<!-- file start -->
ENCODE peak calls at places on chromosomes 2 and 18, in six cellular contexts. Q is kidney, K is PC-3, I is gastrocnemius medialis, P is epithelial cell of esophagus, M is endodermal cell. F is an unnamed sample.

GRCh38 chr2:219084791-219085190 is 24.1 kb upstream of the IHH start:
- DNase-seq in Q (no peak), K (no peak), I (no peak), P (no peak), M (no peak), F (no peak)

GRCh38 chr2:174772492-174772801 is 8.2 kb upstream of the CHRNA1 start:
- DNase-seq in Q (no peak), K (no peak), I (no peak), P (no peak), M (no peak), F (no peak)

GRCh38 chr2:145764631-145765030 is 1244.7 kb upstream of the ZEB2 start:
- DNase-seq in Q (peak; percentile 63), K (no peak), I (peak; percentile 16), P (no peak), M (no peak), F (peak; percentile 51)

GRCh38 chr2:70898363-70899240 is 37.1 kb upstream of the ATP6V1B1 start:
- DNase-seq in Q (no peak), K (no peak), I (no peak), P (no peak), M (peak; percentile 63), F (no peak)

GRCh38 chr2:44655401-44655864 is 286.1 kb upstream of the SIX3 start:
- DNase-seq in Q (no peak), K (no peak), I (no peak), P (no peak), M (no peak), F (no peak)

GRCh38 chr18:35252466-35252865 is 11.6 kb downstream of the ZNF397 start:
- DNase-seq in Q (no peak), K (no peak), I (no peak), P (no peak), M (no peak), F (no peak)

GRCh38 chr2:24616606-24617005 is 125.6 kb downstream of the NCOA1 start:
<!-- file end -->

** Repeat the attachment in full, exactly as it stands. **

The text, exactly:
ENCODE peak calls at places on chromosomes 2 and 18, in six cellular contexts. Q is kidney, K is PC-3, I is gastrocnemius medialis, P is epithelial cell of esophagus, M is endodermal cell. F is an unnamed sample.

GRCh38 chr2:219084791-219085190 is 24.1 kb upstream of the IHH start:
- DNase-seq in Q (no peak), K (no peak), I (no peak), P (no peak), M (no peak), F (no peak)

GRCh38 chr2:174772492-174772801 is 8.2 kb upstream of the CHRNA1 start:
- DNase-seq in Q (no peak), K (no peak), I (no peak), P (no peak), M (no peak), F (no peak)

GRCh38 chr2:145764631-145765030 is 1244.7 kb upstream of the ZEB2 start:
- DNase-seq in Q (peak; percentile 63), K (no peak), I (peak; percentile 16), P (no peak), M (no peak), F (peak; percentile 51)

GRCh38 chr2:70898363-70899240 is 37.1 kb upstream of the ATP6V1B1 start:
- DNase-seq in Q (no peak), K (no peak), I (no peak), P (no peak), M (peak; percentile 63), F (no peak)

GRCh38 chr2:44655401-44655864 is 286.1 kb upstream of the SIX3 start:
- DNase-seq in Q (no peak), K (no peak), I (no peak), P (no peak), M (no peak), F (no peak)

GRCh38 chr18:35252466-35252865 is 11.6 kb downstream of the ZNF397 start:
- DNase-seq in Q (no peak), K (no peak), I (no peak), P (no peak), M (no peak), F (no peak)

GRCh38 chr2:24616606-24617005 is 125.6 kb downstream of the NCOA1 start: